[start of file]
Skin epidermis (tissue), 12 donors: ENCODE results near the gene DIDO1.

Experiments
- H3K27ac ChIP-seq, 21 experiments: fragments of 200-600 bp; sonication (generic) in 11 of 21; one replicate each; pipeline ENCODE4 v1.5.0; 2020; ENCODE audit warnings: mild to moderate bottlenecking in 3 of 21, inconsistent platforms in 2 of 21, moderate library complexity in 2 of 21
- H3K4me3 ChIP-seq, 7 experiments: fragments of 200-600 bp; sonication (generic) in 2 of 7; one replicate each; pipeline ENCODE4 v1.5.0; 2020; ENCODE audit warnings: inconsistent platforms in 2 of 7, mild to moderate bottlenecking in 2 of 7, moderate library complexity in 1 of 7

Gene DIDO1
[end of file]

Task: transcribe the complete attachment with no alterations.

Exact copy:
Skin epidermis (tissue), 12 donors: ENCODE results near the gene DIDO1.

Experiments
- H3K27ac ChIP-seq, 21 experiments: fragments of 200-600 bp; sonication (generic) in 11 of 21; one replicate each; pipeline ENCODE4 v1.5.0; 2020; ENCODE audit warnings: mild to moderate bottlenecking in 3 of 21, inconsistent platforms in 2 of 21, moderate library complexity in 2 of 21
- H3K4me3 ChIP-seq, 7 experiments: fragments of 200-600 bp; sonication (generic) in 2 of 7; one replicate each; pipeline ENCODE4 v1.5.0; 2020; ENCODE audit warnings: inconsistent platforms in 2 of 7, mild to moderate bottlenecking in 2 of 7, moderate library complexity in 1 of 7

Gene DIDO1